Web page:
When I came back to work after the christmas break my inbox had 850 emails in it. Some of these had already been read; several hundred hadn’t. One thing was clear: I had no idea how to process and prioritise this jumbled mess of email.
“One thing was clear: I had no idea how to process and prioritise this jumbled mess of email.”
At that point I decided to do something about my email workflow; the most logical answer seemed to be to apply the same GTD principles I have been embedding into other aspects of my life.
I wouldn’t blame you for thinking “this doesn’t look particularly organised or efficient either” but trust me – it makes achieving that holy grail of Inbox (0) a whole lot more achievable, and it’ based on a few simple ideas:
Automate as much as possible
This workflow is how I process my work email, so I’m using Microsoft Outlook. I’m assuming many people will have a similar set up for their office, but I’m optimistic that the principles here will also translate to other applications.
“The trick is to understand the relative importance and urgency of your messages and to use folders to group them according to those dimensions.”
The basis of my system is to try and anticipate where messages need to go and automatically route them to specified folders if possible. Once you are in the routine of processing those folders according to urgency/importance then it becomes much easier to identify what your ‘next action’ should be.
I have tried to describe the various rules in the infographic, but they essentially use basic Outlook logic (look at the subject line, the To: line etc) to assess each email.
Stick with GTD
People like to say that GTD (Getting Things Done) is complicated, but is has some very simple ideas at its foundation. This email workflow incorporates some of the basics:
- If it takes less than 2 minutes, do it now. If you have some structured (usually automated emails) that take less than 2 minutes to process, set up folders for them to be routed into. For me this is meeting invites (takes 30 seconds to Accept or Decline) and IT equipment approvals (an automated request to approve purchases of replacement mice, keyboards etc).
- If it takes more than 2 minutes, defer it. The trick here is to understand the relative importance (how big a deal will it be if this is not done, or done poorly?) and urgency (how time-sensitive is it?) of your messages and to use folders to group them according to those dimensions. I suggest the following structure:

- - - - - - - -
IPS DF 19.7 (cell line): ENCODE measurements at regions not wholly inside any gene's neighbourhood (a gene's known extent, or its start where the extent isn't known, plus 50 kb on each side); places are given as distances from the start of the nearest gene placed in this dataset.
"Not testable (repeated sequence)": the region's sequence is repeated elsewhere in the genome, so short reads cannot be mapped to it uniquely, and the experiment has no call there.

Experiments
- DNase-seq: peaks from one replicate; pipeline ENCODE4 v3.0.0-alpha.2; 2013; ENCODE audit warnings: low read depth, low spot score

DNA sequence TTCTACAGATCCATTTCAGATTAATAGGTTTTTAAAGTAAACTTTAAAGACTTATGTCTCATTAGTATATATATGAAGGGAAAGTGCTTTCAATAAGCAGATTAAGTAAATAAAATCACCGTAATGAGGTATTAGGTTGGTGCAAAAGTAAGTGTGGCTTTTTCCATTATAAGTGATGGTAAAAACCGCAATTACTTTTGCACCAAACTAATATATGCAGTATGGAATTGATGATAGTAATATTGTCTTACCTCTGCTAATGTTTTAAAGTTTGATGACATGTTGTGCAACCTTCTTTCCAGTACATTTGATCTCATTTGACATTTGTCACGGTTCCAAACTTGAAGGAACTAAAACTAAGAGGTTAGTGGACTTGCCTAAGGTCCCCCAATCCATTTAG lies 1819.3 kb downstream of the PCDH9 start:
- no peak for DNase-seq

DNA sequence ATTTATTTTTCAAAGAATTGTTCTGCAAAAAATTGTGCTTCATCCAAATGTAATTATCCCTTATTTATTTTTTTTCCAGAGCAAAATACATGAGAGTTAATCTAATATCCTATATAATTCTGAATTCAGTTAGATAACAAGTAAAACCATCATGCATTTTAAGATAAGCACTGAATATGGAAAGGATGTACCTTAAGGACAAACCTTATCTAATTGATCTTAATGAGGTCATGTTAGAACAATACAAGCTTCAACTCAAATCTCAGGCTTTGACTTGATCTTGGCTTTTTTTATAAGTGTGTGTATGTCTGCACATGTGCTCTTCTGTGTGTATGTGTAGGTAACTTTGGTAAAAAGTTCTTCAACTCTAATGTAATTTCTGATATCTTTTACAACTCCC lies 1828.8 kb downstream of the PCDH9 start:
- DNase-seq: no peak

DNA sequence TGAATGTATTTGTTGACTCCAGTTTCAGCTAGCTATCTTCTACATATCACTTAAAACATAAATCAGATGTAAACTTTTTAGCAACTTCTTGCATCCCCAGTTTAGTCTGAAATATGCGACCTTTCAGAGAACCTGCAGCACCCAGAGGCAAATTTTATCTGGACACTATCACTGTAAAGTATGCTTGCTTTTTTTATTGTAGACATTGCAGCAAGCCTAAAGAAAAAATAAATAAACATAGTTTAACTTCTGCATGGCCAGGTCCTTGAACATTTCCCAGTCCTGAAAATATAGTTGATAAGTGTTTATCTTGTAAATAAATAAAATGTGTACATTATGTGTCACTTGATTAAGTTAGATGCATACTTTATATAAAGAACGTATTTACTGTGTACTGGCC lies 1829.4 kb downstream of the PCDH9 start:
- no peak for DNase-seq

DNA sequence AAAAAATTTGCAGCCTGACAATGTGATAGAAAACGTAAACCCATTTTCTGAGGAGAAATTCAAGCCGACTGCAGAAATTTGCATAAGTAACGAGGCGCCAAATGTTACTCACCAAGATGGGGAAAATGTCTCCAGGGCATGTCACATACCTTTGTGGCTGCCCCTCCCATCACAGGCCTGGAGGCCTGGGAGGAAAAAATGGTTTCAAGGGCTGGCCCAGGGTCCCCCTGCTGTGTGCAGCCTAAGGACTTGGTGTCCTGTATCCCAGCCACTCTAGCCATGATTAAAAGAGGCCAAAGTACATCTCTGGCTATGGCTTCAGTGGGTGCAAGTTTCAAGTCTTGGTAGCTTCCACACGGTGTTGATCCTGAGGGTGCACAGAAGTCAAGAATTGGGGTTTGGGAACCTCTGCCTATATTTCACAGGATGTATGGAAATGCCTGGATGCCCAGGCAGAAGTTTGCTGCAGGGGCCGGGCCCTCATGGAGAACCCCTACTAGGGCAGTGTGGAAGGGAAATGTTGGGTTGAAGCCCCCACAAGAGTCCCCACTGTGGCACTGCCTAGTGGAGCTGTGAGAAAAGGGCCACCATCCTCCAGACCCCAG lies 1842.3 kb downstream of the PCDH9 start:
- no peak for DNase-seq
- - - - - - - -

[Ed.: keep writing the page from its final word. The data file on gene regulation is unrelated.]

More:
- Action items These are things you need to do ASAP and will form the basis of your ‘next actions’ queue
- For Review These are emails (or attachments) you need to read but are unlikely to generate immediate followup action (i.e. they are ‘important’, but not ‘urgent’.
- FYI There’s some useful information in here, but it’s not imperative that you process it immediately.
- CCs This is a difficult one, because many people and organisations don’t know how to use the ‘cc’ field properly. My philosophy is that if you didn’t put me in the ‘To’ field then you’re not expecting me to do anything (i.e. it’s effectively just another ‘FYI’.)
I also have a ‘newsletters’ folder – this contains a couple of regular newsletter emails that can be identified easily based on the distribution list used to circulate them. These are useful, but not urgent.
“many people and organisations don’t know how to use the ‘cc’ field properly. My philosophy is that if you didn’t put me in the ‘To’ field then you’re not expecting me to do anything.”
Enlist your colleagues
It can be really difficult to write automated rules to assess whether something is an ‘action’ or an ‘FYI’ if the email is poorly written or ambiguously worded.
I heartily recommend you enlist the help of the people with whom you most regularly exchange emails; persuade them of the value in adopting your proposed system and share this workflow with them. If you can achieve nothing else, persuade them to prefix their email subject line with either:
The colons are important as they will prevent your automated rules from picking up emails in error, the most obvious example of which would be “No action required”
You can then set Outlook up to look for these trigger phrases specifically and be confident they will be routed correctly.
I did this with my direct team and it’s been incredibly useful in separating things they need me to act on and things they just wanted me to cast an eye over.
Consider pulling the plug
I work in an environment where it’s commonplace to send emails requesting a response either immediately or within a few hours. This, coupled with the practice of trawling your Blackberry around with you makes sticking to a ‘check emails 2 or 3 times only per day’ pretty challenging.
If you work in an organisation that has managed to avoid these bad habits, I recommend experimenting with checking emails at a few scheduled points only. I’m still considering having a go at this myself despite the fact that it will result in a few ‘crisis’ emails going unresolved (they can always ring me, right?).
“I heartily recommend you enlist the help of the people with whom you most regularly exchange emails; persuade them of the value in adopting your proposed system and share this workflow with them.”
Ultimately the trick is to use automated rules to enable you to get things out of your ‘inbox’ and into a designated folder that groups your emails according to their importance* and **urgency.
This will allow you to work on priority items in a controlled mannner, to gauge the extent to which your ‘deferred’ items are backing up and to have a clear view on the few items that you haven’t yet processed or prioritied at all (i.e. your inbox).
How does this compare to your inbox management? Do you have a better solution? Please let me know!
I’m experimenting with Sketchnotes. Please feel free to check out the Think Outside the (mail) Box to Achieve Inbox Zero Sketchnote